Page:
At this point, there have been so many movies about Covid, either directly or by inference, that it’s barely necessary to make a note of this context. Even if filmmakers have no desire to address the pandemic head-on, various safety protocols have subtly (and not-so-subtly) altered every aspect of production. But Jonás Trueba’s charming new film, You Have to Come and See It, might be one of the first notable examples of post-Covid narrative — that awkward (and still ongoing) process of navigating friendships and easing back into social spaces after months and months of isolation and cautious trepidation. It’s a brief film, only 64 minutes long, and Trueba favors privileged moments and elliptical elisions rather than a traditional, plot-heavy narrative. It’s a sketch of a film, in other words, a casual endeavor that nonetheless contains ample grace and beauty.
The film begins with four friends attending a musical performance in a cáfe. Trueba allows the entire piece of music, a jazzy little piano number, to play out in full, occupying almost 10 minutes of runtime, the filmmaker seemingly content to soak in the ambiance and the pleasure of the performance. After the musician finishes, the friends begin to chitchat. It quickly becomes clear that Elena (Itsaso Arana) and Daniel (Vito Sanz), who live in the city, have not seen Susana (Irene Escolar) and Guillermo (Francesco Carril) for some time. Susana and Guillermo live in the suburbs, and while they try to impress upon their friends that it’s really not too far away and that they should come and visit, it’s obvious that the city-dwellers have no real desire to make the journey to the burbs. But Susana and Guillermo politely insist, and a sudden title card that states “6 months later” finds Elena and Daniel on a train, en route to visit after all. Guillermo picks them up from the station and drives them back to his house, detailing the local spots that he and Susana frequent while bemoaning how difficult it is to make friends outside of the city. The remainder of the film simply observes the foursome as they reconnect, sharing a meal and some drinks while talking about their lives. Trueba is a fan of Éric Rohmer, particularly the New Wave icon’s 1986 film The Green Ray, and indeed there’s more than a little of Rohmer’s talkiness in Trueba’s project. Most interesting is Trueba’s approach towards blocking his subjects, moving these characters through the confines of a home that feels somehow both comfy and confining. Pointedly, the audience is never given a clear sense of the building’s layout, so that each character takes turns being isolated in the frame from their companions. It’s a small thing, certainly, but it speaks to an underlying tension of sorts, a sense that no one is particularly comfortable here. Eventually, the talk turns from niceties to more serious discussions about the difficulties of conceiving a child and the (all too relatable) phenomenon of middle-aged people losing touch with old friends (“you have to come and see it” eventually becomes less an invitation than a plea). Eventually the film changes gears one last time for a kind of meta-, self-reflexive coda, which, surprisingly, links the proceedings to Abbas Kiarostami’s seminal Taste of Cherry. It’s a playful, even exuberant denouement, with the film’s precise formalism opening up to something more free-form, even experimental. Trueba has a keen sense of movement and a careful eye for performance; You Have to Come and See It provides ample evidence of his talents. It’s a small gem, unassuming yet quietly profound.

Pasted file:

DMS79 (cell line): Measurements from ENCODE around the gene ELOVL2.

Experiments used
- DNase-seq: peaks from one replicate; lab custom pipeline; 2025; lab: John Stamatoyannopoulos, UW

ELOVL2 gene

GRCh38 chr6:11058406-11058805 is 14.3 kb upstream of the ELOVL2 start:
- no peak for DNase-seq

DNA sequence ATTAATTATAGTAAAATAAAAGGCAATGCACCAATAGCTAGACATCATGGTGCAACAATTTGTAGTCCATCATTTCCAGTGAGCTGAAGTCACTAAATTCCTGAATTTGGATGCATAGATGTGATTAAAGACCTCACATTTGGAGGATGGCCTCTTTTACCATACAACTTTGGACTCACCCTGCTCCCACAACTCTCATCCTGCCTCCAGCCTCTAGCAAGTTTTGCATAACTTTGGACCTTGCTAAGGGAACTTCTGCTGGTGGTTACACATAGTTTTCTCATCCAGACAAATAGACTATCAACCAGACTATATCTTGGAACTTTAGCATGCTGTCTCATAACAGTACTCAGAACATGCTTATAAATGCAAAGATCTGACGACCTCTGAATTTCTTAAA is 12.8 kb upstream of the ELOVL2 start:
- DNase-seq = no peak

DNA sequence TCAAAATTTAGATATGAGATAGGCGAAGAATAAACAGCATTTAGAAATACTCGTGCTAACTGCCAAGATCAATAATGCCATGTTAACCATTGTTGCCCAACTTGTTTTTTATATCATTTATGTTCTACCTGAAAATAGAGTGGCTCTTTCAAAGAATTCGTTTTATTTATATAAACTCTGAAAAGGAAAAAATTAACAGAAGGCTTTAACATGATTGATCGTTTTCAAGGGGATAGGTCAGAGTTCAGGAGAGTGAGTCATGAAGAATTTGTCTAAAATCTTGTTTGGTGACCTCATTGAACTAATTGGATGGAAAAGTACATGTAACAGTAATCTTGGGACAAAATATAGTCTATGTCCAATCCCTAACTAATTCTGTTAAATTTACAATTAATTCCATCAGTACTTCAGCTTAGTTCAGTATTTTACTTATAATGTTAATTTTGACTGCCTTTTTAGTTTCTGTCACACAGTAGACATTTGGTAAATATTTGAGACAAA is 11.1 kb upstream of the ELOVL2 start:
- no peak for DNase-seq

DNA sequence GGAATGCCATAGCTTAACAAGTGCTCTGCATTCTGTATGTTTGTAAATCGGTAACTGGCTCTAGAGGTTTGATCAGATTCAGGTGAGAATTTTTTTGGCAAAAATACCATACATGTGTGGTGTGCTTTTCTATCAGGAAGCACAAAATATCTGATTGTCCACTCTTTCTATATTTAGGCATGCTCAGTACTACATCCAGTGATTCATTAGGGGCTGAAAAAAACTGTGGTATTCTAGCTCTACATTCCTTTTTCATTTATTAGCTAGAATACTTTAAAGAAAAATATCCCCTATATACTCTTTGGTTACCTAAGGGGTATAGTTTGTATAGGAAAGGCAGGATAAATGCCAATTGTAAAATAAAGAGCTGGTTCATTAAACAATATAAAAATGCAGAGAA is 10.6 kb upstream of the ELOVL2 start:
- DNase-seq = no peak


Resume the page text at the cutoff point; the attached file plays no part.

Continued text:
Published as part of NYFF 2022 — Dispatch 4.